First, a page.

For steward-owned companies, these shares are created without voting rights. In lieu of voting rights, investors normally require protective provisions to ensure they have some recourse in emergency situations, e.g., a CEO defrauding a company.

Unlike revenue-based financing models, non-voting redeemable preferred equity keeps money inside of companies during their crucial early years of growth. Redeemable preferred equity also has the advantage of capping redemption valuation at a certain multiple of the original purchase price, preventing shares from becoming too expensive to buy back once a company has achieved profitability. For an investor, a redeemable share has the advantage that repayment is relatively secure and predictable assuming the company remains solvent.

Company Profile

Non-voting redeemable preferred equity works well for steward-companies that want to raise substantial amounts of capital ($1M+) over multiple rounds while maintaining control over decision-making. Ideally, the company has a pathway for revenue growth that allows it to meet the mounting repayment obligations. This tool is one of the most generally applicable and has been used in cases ranging from venture-backed startups to mature companies going through a recapitalization process. For later stage companies, non-voting redeemable preferred equity will often include a “base” dividend to provide a secure ongoing income source for investors.


  • Calculation of the buyback price or maximum
  • Timetable for the buyback, vesting periods, if applicable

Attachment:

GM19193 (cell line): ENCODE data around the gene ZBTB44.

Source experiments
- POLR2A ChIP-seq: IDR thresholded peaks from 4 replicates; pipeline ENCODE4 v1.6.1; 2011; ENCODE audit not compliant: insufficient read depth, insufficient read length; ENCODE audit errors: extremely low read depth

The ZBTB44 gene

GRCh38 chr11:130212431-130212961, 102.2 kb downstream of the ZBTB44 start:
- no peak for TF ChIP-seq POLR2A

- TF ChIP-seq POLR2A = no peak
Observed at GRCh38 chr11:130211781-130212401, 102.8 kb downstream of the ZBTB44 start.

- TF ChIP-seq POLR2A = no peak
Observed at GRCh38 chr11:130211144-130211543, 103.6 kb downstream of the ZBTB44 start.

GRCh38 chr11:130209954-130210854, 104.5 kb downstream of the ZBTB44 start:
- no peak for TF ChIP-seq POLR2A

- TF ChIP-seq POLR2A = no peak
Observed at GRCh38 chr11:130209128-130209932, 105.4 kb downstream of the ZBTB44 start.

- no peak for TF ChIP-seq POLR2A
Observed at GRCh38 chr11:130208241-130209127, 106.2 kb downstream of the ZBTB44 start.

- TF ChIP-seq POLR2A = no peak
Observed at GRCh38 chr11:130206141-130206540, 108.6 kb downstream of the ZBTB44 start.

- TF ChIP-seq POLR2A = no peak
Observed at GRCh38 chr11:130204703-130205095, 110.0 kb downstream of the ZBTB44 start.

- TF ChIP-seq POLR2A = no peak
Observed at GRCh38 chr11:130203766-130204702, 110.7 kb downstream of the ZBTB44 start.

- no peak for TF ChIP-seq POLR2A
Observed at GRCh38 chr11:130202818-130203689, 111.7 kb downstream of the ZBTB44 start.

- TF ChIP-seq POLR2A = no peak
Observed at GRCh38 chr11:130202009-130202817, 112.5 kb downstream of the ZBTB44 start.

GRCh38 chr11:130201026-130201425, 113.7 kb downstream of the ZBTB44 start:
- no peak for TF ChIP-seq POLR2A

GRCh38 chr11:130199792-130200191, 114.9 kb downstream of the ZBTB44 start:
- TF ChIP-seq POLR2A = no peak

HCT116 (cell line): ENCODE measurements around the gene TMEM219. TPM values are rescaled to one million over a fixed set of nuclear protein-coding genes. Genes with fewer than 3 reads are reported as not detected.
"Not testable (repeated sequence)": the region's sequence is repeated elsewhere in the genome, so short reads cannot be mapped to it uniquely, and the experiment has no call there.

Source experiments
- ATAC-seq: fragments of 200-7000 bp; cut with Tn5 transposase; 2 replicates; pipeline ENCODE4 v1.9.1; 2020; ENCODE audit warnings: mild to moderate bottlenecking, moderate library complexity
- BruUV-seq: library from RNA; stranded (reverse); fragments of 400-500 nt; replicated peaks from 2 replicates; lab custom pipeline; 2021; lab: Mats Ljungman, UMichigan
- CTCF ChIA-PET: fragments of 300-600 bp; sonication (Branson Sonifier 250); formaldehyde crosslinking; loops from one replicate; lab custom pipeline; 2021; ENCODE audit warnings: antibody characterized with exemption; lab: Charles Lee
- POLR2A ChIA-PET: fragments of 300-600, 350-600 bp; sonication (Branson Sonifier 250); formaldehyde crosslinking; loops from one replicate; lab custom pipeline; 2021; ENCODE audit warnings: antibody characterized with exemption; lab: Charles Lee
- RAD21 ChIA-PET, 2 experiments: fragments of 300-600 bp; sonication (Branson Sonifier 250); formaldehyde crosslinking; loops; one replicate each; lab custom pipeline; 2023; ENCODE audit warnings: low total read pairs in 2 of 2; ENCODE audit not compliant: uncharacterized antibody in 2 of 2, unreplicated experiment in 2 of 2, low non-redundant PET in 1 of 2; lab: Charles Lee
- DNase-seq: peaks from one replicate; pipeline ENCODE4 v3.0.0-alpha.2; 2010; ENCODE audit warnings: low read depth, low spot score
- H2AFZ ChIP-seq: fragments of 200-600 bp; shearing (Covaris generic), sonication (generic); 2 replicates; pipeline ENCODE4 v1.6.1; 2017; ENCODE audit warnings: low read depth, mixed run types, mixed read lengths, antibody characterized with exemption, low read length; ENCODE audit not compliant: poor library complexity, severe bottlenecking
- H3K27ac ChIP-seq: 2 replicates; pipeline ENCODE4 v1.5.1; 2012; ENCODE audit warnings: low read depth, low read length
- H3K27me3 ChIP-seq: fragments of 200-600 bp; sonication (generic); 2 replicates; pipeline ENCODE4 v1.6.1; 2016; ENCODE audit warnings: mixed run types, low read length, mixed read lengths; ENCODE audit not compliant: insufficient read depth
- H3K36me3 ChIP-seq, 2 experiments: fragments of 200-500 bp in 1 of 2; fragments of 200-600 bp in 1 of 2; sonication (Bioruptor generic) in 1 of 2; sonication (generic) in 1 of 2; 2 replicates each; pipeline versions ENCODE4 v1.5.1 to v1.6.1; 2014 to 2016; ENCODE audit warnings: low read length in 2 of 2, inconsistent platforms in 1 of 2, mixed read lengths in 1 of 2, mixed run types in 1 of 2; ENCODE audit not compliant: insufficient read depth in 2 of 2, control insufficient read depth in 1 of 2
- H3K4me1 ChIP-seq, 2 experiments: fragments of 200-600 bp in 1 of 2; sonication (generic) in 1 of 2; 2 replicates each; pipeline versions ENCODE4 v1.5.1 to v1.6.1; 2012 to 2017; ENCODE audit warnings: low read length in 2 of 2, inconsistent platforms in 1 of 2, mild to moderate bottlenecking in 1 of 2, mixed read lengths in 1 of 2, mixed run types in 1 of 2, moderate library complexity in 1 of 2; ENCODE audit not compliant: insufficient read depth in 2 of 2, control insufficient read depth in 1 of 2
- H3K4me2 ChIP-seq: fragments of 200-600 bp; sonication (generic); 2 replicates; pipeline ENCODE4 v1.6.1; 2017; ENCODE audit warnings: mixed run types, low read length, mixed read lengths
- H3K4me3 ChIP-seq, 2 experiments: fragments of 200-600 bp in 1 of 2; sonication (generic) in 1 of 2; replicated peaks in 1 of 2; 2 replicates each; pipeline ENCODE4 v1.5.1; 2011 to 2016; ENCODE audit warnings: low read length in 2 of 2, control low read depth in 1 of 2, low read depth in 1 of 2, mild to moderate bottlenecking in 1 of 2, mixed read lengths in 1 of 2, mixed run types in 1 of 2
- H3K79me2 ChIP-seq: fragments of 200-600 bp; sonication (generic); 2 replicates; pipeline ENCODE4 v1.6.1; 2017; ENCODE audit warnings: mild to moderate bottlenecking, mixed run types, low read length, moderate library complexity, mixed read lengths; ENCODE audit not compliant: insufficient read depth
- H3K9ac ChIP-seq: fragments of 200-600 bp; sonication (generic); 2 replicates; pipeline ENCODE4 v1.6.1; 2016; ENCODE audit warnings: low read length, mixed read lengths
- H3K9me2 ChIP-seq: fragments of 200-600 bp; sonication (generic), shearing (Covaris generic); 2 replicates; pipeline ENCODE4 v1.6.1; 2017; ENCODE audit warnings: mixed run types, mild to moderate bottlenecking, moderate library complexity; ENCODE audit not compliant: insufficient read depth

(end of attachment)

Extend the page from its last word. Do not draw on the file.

• Conditions under which investors or the company can call for share redemptions
  • Base or guaranteed dividend rate
  • Protective provisions for investors
Similar to conventional equity, familiar to investors
Requires careful balance between capital raised and growth expectations
Clear path to liquidity for investors and founders
The return on investment (ROI) is lower than planned if growth targets are not met
Sets a clear anchor price, path, and structure for future capital raises
Due to changes in the articles of association, notary appointments, and other factors, this instrument is legally more complicated than other instruments.

SAFE notes - Simple Agreement for Future Equity

The SAFE note, which stands for Simple Agreement for Future Equity, is a type of financial instrument commonly used in startup financing. It is an alternative to traditional convertible notes and serves as a simplified and standardized investment instrument for early-stage companies. It is designed to provide a straightforward and efficient method for investors to invest in startups without immediately determining the company's valuation.

The SAFE note is a promise to issue shares to the investor at a future equity financing round, such as when the company raises funds through a priced equity round (e.g., Series A funding).

Usually, the SAFE note does not specify an initial valuation for the company. Instead, it often includes a discount rate, which entitles the investor to receive shares at a discounted price compared to the price offered to future investors in the equity financing round. Unlike traditional convertible notes, SAFE notes do not accrue interest or have a maturity date. They are intended to be a simpler and more founder-friendly investment instrument.

Company Profile

SAFE notes are best suited for early-stage startups seeking funding from investors who are comfortable with the uncertainties of valuation and are focused on high-growth potential. particularly for companies anticipating future equity financing rounds or potential liquidity events. Also, startups that prefer a streamlined and founder-friendly investment instrument may find SAFE notes attractive. SAFE notes are often used to attract early-stage investors who are willing to invest in a company's growth potential without immediately determining its valuation. These investors are typically looking for potential high returns and are comfortable with the inherent risks associated with early-stage investing.